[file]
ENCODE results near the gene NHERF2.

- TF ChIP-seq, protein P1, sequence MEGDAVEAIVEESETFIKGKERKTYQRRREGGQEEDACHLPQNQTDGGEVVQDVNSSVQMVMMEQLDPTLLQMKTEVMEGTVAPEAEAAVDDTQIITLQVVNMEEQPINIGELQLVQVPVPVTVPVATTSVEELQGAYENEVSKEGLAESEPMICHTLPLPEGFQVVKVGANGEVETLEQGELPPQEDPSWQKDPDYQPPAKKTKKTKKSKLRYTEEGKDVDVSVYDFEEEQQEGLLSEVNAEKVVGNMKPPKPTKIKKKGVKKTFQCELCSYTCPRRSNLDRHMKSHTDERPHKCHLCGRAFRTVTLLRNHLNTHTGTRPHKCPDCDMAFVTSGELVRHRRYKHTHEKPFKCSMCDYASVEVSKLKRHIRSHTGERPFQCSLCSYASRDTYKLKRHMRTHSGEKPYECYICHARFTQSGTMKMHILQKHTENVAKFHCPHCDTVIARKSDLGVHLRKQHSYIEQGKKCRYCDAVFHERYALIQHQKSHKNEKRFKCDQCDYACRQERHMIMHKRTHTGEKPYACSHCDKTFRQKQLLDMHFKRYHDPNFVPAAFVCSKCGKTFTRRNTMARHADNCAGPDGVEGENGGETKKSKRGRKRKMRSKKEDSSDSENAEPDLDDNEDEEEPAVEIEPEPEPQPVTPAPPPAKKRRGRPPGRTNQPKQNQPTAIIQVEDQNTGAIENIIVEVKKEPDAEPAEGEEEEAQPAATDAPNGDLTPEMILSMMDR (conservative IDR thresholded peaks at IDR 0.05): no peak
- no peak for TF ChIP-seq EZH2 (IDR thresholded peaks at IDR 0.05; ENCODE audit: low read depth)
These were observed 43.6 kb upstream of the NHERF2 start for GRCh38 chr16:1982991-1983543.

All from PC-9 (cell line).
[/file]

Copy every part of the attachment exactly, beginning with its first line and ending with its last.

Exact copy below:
ENCODE results near the gene NHERF2.

- TF ChIP-seq, protein P1, sequence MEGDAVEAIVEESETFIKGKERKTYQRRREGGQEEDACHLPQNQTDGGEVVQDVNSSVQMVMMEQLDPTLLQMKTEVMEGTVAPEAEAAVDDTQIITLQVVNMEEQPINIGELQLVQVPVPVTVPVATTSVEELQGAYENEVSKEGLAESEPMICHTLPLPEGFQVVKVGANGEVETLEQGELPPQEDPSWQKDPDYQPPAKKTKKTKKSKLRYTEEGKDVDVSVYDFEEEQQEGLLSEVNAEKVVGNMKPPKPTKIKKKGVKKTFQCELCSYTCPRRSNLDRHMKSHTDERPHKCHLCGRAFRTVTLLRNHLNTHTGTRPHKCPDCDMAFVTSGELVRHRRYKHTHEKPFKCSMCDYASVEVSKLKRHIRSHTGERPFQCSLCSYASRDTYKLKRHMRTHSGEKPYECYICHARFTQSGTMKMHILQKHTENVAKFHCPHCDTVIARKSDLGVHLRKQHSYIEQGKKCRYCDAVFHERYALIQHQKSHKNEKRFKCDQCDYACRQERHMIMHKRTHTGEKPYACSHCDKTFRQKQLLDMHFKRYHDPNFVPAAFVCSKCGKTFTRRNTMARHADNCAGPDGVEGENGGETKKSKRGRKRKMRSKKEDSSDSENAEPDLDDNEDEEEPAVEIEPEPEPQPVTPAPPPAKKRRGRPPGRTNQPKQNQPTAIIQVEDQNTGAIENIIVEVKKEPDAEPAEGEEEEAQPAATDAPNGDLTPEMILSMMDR (conservative IDR thresholded peaks at IDR 0.05): no peak
- no peak for TF ChIP-seq EZH2 (IDR thresholded peaks at IDR 0.05; ENCODE audit: low read depth)
These were observed 43.6 kb upstream of the NHERF2 start for GRCh38 chr16:1982991-1983543.

All from PC-9 (cell line).